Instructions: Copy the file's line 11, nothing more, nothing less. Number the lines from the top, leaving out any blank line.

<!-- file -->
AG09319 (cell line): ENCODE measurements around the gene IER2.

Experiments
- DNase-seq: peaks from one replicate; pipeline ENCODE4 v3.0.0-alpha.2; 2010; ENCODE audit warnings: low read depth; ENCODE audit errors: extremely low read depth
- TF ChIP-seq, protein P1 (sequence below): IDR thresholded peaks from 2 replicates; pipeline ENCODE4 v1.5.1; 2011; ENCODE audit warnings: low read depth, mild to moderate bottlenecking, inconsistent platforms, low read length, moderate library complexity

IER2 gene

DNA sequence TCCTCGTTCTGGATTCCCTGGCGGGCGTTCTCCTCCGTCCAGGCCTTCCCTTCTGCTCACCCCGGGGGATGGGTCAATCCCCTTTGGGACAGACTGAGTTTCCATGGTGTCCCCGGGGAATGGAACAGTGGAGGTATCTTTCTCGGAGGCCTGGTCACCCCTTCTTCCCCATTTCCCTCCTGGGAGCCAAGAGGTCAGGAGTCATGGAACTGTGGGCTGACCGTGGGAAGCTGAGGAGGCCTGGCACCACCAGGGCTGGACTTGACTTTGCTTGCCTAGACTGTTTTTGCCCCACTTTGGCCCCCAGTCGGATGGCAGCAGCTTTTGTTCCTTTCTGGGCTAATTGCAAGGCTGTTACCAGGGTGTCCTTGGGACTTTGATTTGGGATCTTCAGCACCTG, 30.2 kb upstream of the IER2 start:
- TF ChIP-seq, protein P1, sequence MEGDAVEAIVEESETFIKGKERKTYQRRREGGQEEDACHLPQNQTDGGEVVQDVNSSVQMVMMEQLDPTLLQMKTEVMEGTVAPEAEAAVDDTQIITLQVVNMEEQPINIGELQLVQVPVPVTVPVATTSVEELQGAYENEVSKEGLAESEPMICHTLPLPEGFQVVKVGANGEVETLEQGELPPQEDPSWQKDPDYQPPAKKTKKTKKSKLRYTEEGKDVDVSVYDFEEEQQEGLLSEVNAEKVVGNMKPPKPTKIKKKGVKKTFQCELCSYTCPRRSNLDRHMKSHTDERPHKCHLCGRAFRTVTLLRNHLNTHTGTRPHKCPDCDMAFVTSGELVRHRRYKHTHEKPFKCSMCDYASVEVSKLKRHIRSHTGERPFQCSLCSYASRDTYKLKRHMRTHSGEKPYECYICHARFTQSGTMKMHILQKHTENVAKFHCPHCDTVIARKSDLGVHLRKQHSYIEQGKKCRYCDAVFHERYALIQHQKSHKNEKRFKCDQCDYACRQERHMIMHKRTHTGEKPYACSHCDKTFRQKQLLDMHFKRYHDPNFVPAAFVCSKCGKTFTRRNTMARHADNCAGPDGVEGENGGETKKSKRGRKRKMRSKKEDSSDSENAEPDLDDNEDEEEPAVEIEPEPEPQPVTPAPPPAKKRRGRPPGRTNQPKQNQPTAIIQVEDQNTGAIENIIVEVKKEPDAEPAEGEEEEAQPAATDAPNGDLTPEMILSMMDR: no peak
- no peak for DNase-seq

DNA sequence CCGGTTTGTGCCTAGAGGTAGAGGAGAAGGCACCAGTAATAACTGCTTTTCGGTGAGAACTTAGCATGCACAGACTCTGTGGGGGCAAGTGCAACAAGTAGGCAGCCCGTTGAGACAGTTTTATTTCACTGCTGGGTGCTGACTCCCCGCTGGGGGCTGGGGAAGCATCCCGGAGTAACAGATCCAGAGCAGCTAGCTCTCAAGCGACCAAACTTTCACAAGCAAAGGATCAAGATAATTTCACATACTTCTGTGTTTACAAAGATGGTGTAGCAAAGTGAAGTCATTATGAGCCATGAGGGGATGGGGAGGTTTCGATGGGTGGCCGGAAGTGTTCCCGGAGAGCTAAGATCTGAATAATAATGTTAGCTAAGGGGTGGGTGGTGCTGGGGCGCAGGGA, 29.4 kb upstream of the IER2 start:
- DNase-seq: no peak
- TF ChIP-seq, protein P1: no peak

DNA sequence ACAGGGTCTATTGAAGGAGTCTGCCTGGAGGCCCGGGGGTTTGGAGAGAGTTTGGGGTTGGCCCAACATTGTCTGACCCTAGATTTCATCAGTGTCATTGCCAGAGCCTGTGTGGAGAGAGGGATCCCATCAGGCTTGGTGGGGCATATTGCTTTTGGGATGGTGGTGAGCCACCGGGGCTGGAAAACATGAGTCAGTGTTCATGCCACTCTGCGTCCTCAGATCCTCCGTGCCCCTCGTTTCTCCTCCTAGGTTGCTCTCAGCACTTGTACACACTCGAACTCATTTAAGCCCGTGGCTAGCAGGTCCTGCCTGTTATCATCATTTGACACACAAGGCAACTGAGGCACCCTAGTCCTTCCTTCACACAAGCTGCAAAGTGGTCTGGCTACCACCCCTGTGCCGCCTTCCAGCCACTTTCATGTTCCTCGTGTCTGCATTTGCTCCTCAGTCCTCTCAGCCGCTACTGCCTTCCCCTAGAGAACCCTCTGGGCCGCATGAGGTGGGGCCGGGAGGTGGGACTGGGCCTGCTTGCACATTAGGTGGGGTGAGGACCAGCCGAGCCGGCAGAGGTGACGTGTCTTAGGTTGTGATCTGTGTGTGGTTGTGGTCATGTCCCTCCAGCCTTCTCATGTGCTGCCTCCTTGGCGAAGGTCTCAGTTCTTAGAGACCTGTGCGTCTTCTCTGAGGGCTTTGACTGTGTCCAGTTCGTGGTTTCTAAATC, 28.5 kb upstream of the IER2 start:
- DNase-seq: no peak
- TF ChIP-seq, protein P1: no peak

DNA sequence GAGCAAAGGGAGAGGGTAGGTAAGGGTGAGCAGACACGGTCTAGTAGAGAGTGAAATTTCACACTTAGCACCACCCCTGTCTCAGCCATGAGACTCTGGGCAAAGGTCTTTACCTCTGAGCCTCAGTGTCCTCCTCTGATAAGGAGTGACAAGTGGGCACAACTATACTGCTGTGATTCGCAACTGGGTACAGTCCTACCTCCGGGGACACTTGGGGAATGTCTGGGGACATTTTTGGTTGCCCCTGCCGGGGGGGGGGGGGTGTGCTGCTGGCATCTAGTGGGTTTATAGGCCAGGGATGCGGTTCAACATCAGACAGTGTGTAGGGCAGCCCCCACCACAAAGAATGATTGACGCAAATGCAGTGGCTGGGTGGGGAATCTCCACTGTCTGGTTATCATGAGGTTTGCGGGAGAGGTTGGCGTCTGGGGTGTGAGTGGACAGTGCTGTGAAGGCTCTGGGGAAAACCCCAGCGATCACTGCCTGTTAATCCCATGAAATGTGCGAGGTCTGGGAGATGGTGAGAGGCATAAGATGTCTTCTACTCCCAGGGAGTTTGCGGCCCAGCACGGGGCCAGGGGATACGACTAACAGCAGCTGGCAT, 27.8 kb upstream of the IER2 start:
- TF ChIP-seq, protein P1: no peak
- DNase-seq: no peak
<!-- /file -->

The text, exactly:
- TF ChIP-seq, protein P1: no peak